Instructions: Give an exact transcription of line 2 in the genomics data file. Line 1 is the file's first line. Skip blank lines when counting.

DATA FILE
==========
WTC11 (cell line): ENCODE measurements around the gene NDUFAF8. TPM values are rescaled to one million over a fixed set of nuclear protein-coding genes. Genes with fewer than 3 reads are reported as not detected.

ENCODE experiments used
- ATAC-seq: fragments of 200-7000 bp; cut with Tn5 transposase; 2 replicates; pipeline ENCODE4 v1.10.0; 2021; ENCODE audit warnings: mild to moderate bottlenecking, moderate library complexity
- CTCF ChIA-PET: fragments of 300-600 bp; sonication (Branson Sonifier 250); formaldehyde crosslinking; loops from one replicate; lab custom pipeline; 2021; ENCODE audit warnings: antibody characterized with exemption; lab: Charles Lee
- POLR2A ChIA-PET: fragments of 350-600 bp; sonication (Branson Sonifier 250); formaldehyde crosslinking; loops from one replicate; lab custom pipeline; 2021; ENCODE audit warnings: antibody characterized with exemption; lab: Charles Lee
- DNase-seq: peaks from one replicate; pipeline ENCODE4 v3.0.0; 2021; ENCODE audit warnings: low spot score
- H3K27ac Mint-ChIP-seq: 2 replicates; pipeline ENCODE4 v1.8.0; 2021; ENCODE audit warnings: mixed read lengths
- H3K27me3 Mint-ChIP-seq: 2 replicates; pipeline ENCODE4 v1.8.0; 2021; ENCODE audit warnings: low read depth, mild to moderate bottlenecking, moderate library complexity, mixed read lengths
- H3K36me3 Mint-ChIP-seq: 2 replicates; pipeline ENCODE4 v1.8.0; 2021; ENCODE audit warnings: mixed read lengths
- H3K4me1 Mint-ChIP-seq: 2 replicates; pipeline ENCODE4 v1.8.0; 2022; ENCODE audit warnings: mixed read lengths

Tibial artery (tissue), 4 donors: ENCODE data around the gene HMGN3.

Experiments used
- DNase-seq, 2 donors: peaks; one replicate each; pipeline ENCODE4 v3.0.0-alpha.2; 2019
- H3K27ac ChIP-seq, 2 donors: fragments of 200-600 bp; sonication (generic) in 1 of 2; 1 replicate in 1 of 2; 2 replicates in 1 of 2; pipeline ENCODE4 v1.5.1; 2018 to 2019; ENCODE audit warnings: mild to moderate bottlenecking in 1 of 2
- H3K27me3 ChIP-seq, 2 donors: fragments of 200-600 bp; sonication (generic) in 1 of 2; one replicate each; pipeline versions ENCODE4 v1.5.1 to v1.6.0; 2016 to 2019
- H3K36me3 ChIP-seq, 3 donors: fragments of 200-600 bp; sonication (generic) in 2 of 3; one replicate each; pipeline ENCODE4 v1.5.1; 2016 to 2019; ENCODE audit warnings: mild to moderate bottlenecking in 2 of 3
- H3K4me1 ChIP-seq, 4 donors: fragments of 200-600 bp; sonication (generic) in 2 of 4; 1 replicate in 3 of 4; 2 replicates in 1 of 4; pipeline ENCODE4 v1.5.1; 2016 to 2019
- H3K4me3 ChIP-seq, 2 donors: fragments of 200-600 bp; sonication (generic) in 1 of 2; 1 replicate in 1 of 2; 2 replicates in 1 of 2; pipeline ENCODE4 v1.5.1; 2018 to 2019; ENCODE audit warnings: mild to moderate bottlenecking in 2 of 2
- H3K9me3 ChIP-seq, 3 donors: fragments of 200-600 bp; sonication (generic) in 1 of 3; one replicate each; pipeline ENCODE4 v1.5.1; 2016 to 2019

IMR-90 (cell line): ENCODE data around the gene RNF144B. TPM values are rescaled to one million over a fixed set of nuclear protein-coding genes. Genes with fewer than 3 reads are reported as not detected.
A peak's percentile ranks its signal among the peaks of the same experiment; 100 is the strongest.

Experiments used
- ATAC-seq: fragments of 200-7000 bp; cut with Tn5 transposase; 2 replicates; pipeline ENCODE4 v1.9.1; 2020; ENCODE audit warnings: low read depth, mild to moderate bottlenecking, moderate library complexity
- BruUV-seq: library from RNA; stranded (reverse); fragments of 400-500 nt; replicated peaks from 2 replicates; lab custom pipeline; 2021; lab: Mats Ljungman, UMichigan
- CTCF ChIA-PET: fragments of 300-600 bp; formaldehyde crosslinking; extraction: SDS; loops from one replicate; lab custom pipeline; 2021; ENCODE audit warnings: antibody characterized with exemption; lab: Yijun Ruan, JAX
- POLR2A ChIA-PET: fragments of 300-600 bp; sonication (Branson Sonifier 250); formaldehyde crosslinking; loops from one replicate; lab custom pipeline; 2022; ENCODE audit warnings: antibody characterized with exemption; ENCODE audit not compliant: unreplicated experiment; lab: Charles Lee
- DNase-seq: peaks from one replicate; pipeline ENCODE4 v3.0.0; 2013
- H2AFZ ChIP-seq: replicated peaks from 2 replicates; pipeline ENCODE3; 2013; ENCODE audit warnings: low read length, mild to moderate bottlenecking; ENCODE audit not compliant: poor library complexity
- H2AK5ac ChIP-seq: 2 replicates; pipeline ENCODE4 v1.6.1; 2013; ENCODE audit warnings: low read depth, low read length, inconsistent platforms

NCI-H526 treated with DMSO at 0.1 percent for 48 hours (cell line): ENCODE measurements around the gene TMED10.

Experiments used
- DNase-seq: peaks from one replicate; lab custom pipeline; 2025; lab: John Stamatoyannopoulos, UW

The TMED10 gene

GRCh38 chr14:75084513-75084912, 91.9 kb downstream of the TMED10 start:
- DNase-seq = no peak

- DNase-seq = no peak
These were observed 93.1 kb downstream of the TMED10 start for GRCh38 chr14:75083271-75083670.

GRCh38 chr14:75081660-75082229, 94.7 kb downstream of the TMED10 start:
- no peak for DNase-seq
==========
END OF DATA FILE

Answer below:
ENCODE experiments used